or to estimate your averagin Here is your first Forum Sat Jul 05, 2014 10:44 am
by lluggg585 • 6 Posts
Roth Decision is More Complex Than It Seems
Should you make pre tax or Roth contributions to your retirement plan? With all Wholesale NFL Jerseys the news around the Wholesale Jerseys election and possible tax changes, we've been getting a lot of questions recently about this decision. The basic difference is that with pre tax contributions, you pay the tax on your contributions and the earnings when you withdraw them while with Roth contributions, you pay the tax on the contributions now but their earnings can be withdrawn tax free. Assuming you're eligible for a traditional IRA tax deduction, or your employer's retirement plan offers a Roth option, it can be a difficult choice.
The conventional approach is to compare your current tax bracket with what you think it will be in retirement, which would depend on your taxable income and the tax rates in place when you retire. If you expect it to be lower, go with pre tax contributions. If you expect it to be higher, go with the Roth. If you're not sure, go with both.
However, there are a couple of other factors that are often overlooked. One has to do with the way that the tax code is structured. When you contribute to a retirement plan, you're contributing money that would normally be taxed at your marginal tax rate. However, when you withdraw money in retirement, some of the money is likely to be taxed at some of the lower tax brackets.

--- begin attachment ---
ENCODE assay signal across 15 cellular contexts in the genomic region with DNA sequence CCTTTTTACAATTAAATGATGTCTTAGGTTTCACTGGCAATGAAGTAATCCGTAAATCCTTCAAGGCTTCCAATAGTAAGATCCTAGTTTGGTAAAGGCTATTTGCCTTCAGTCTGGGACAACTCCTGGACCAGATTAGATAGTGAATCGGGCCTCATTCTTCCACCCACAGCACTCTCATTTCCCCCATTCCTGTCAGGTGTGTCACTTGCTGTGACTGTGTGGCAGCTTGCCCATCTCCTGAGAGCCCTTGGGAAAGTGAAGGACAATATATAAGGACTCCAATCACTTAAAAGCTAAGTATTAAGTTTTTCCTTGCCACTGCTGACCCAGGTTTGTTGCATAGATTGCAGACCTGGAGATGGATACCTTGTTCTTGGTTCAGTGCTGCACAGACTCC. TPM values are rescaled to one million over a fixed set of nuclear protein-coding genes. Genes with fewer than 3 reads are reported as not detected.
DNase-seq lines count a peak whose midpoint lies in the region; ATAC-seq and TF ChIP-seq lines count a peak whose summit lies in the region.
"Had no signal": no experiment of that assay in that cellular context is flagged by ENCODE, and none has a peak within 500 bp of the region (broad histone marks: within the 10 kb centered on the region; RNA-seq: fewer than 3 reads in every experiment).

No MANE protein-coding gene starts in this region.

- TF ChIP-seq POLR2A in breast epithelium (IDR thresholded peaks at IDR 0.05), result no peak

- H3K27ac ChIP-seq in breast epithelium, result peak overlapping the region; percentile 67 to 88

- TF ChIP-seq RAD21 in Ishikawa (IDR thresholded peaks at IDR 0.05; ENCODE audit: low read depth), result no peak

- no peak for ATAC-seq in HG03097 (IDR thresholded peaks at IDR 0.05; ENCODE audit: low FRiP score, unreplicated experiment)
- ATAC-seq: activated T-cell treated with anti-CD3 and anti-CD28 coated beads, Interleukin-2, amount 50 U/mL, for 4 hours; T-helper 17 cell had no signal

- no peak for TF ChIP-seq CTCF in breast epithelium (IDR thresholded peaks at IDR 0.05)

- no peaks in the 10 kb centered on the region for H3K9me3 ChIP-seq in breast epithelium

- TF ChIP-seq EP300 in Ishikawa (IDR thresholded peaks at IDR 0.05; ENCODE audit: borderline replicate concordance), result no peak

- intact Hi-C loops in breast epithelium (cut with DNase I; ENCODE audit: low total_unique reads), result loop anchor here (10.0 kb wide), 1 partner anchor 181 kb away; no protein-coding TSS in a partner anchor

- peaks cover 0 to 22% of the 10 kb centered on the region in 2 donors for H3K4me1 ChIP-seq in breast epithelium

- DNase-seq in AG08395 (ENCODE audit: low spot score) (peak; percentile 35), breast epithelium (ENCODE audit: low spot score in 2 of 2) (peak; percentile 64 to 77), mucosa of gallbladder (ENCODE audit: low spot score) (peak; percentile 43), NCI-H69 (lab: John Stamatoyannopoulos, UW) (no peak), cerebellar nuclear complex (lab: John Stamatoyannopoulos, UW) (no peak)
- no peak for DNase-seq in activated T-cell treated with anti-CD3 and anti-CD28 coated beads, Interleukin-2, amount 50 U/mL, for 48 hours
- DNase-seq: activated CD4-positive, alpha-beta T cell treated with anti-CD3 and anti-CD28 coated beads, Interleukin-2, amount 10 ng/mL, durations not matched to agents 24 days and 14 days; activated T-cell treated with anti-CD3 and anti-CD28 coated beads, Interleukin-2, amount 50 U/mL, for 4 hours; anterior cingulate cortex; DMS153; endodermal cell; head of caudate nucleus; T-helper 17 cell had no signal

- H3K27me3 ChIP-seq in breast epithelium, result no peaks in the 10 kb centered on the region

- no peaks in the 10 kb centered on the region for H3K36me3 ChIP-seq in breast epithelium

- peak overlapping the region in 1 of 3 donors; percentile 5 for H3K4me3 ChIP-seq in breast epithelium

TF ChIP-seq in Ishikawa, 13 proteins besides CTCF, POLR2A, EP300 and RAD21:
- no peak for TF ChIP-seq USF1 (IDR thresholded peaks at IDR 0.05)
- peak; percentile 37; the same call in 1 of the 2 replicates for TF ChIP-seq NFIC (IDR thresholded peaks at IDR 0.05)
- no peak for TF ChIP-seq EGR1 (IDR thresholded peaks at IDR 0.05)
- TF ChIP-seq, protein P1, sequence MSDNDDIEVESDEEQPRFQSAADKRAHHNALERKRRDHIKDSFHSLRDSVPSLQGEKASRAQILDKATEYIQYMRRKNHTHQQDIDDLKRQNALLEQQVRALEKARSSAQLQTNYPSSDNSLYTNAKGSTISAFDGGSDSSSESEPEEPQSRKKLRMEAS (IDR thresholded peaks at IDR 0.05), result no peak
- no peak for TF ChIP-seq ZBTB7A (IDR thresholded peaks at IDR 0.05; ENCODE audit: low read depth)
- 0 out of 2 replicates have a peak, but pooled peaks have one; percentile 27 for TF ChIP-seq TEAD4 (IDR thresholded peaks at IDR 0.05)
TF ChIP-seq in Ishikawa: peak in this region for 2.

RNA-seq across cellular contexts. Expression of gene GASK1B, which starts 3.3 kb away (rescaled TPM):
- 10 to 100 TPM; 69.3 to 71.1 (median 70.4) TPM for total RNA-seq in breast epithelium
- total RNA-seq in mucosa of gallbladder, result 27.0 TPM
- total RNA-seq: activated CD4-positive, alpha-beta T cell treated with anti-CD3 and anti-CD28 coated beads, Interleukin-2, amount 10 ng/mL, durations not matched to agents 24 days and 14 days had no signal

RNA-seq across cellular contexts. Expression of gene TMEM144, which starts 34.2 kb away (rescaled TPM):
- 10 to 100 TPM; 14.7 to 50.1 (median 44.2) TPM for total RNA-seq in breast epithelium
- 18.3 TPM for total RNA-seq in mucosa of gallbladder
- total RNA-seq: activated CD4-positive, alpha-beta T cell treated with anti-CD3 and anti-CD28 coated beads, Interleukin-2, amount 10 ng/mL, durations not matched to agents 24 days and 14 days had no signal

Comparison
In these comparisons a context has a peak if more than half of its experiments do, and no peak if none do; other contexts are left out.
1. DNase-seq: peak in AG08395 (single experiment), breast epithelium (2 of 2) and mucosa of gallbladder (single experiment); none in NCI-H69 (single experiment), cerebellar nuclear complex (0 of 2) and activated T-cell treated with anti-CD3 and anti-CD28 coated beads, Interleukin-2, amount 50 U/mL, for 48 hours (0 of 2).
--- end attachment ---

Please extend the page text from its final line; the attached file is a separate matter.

For example, let's take a single person with $60k of taxable income who contributes the maximum $17k to their 401(k). Using current tax brackets, all $17k is income that would normally be taxed at the 25% tax rate. Let's then assume that they retire with the same $60k of taxable income and that the tax brackets and rates stay the same. When they start withdrawing that money in retirement, they would also seem to be paying the same 25% tax rate, but actually the first $8,700 in taxable income would be taxed at 10%, the next $26,650 would be taxed at 15%, and only the last $24,650 would be taxed at 25%. As a result, the average tax rate would be about 18%. So while at first, this person may have seemed indifferent between Roth and pre tax contributions, the pre tax would actually seem to provide a tax advantage.
That's not the whole story though. Because pre tax contributions reduce the amount of income tax you owe each year, you can afford to contribute more pre tax than Roth. If our hypothetical person can afford to max out their Roth 401(k), they can also afford to take the tax savings from pre tax contributions and invest them in an outside account. The problem is that if that outside account is taxable, they would end up with less money overall in retirement after taxes than if they had maxed out the Roth instead, even after factoring in the lower 18% effective tax rate. On the other hand, if they can invest those tax savings in a Roth IRA, they'll be better off with the pre tax 401(k).
So how can you know whether you'll be better off with Roth or pre tax contributions? (I realize that the following numbers will be different in retirement due to inflation, but most aspects of the tax code are inflation adjusted so it shouldn't affect things too much.)
1) Start with a retirement calculation to project how much income you'll have in retirement.
2) Subtract the exemptions and deductions you expect to have in retirement to determine your taxable Cheap Jerseys income.
3) Enter this taxable income into this calculator to estimate your average tax rate in retirement.
4) Use that average tax rate as your "tax bracket (distribution phase)" in this Roth v. Pre Tax 401(k) calculator, which can factor in the effect of investing pre tax Cheap NFL Jerseys savings in a taxable account (Option 2).
I suspect that most people would come out as better off with pre tax contributions using this method (so if you don't even have access to a Roth 401(k), you're probably not missing anything). A few caveats are in order though: